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Another question... The old comp...

Discussion in 'UO Resources' started by kelmo, Aug 22, 2009.

  1. kelmo

    kelmo Old and in the way
    Professional Stratics Veteran Alumni Dread Lord

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    It was decent enough in it's time. I spent a lot in upgrades over the years. What are good and or creative uses for a machine in fine shape, just a bit outdated?
     
  2. Sweeney

    Sweeney Guest

    Learn OS development and use it as your monkey.
     
  3. kelmo

    kelmo Old and in the way
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    I am considering taking some classes. I could use some more knowledge to take my enjoyment to a higher level.
     
  4. UOKaiser

    UOKaiser Guest

    Use it as another gaming computer when you have company, Play with different operating systems, Make a web server for fun, well basicaly anything you can do on your computer. Maybe make it as a server and practice like if you were in a lan. Though most importantly a backup computer just incase your new one malfunctions for a bit.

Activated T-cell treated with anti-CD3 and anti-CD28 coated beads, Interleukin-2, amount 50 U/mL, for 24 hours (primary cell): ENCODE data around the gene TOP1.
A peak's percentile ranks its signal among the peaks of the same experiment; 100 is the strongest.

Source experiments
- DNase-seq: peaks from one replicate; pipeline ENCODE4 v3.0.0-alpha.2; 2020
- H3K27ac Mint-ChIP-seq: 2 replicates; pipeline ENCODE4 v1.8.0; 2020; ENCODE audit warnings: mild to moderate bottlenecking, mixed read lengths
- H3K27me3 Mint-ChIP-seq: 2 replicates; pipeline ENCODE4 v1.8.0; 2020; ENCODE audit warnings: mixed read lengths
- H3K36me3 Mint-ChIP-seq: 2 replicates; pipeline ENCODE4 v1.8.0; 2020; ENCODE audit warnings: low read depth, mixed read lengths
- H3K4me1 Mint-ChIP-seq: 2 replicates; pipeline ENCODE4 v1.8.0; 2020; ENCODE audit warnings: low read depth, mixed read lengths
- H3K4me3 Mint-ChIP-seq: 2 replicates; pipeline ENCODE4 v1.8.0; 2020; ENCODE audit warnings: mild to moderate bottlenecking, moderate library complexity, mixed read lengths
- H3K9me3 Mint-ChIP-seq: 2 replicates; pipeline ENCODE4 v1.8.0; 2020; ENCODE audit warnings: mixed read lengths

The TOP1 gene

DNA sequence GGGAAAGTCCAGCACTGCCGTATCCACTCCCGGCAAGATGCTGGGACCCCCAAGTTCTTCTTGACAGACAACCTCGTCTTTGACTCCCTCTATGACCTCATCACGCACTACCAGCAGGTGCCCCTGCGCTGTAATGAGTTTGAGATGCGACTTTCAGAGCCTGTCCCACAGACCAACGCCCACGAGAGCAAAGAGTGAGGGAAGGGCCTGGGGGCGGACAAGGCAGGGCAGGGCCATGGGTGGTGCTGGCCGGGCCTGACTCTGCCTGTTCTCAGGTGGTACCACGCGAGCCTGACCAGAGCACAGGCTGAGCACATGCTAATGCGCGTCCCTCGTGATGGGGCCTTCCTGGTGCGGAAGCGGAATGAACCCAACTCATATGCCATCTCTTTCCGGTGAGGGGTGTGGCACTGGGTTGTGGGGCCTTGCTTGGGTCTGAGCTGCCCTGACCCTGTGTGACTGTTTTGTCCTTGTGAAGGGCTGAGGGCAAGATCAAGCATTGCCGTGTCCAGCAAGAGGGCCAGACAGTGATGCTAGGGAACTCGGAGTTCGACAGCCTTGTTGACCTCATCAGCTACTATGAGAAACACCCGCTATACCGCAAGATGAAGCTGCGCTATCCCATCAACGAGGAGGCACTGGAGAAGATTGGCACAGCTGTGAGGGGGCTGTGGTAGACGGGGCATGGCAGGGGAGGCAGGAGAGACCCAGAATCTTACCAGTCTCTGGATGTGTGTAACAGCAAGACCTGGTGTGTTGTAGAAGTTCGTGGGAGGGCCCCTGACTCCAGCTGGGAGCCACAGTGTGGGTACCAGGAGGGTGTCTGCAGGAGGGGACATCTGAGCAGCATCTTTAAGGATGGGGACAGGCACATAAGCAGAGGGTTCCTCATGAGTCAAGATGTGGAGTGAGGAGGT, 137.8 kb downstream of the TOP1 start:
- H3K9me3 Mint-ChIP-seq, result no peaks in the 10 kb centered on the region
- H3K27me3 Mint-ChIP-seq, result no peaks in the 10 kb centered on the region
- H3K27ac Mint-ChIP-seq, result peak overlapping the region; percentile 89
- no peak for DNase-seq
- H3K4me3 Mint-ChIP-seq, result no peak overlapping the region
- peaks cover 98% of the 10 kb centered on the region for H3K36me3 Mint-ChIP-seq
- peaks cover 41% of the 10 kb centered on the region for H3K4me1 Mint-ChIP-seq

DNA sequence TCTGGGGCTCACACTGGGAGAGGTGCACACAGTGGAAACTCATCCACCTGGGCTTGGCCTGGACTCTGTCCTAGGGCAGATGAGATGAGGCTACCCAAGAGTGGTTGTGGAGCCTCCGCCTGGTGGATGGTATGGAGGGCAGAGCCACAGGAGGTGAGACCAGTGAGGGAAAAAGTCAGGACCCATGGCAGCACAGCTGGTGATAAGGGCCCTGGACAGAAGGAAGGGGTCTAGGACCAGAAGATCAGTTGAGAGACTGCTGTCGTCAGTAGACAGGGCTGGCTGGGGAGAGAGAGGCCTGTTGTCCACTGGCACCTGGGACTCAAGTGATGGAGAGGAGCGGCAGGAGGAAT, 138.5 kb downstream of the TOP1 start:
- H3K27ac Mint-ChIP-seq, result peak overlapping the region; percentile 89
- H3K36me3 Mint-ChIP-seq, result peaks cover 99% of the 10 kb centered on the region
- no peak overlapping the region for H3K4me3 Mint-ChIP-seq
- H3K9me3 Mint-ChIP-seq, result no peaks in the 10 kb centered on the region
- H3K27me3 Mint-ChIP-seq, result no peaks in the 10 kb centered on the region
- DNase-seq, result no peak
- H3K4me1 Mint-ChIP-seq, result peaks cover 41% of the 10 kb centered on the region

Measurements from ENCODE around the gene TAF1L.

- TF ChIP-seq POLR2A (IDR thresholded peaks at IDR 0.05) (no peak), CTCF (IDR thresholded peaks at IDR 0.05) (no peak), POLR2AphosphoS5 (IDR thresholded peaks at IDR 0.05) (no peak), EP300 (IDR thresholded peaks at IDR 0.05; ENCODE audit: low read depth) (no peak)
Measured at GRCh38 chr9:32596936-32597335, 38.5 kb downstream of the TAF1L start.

5. kelmo

    kelmo Old and in the way
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    Did I mention I have a pretty nifty laptop as well?
     
  6. Basara

    Basara UO Forum Moderator
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    There's always what I call "giving a friend a sideways upgrade".

    If you have a friend with a less-capable computer, that uses the same type of drives, pull their Hard Drive(s), put them into your old computer, and once you get it operational, give it to them as a gift. That way, they retain all their old information, on a better machine (though if their machine was one of those annoying out-of-the-box ones that does a software/hardware comparison check, you'll have to disable the check).

    Then, spend $20-30 online, and buy an external HDD converter enclosure, and turn the old internal drive into an external drive to use for transferring files and storing backups between the desktop and laptop.

    Or, if you know multiple people needing better machines, part it out to help them all (or, do a serial upgrade, where your machine replaces most of one person's machine, then you use the removed parts to upgrade someone else's machine, and so on). I've had one of my machines end up upgrading 3 different computers for friends, plus the HDD becoming an external (at least, until one of those 3 people gave me an even larger drive for the enclosure, that was from a DOA motherboard machine someone gave them).
     
  7. Sweeney

    Sweeney Guest

    OS tinkering!!! Don't listen to these nerds, check out osdev.net.. assuming you know C or C++ it won't be very difficult (But yes it will be difficult [OS dev is the hardest if not among the hardest skills to learn])

    But do what you want to do with it.. donate it, recycle it. Just don't do horrible things like blowing it up etc.
     
  8. Skylark SP

    Skylark SP Available Storage: 0
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    Ooh, yes...it is always nice to have a system at your disposal for torture! Muahahahahaha.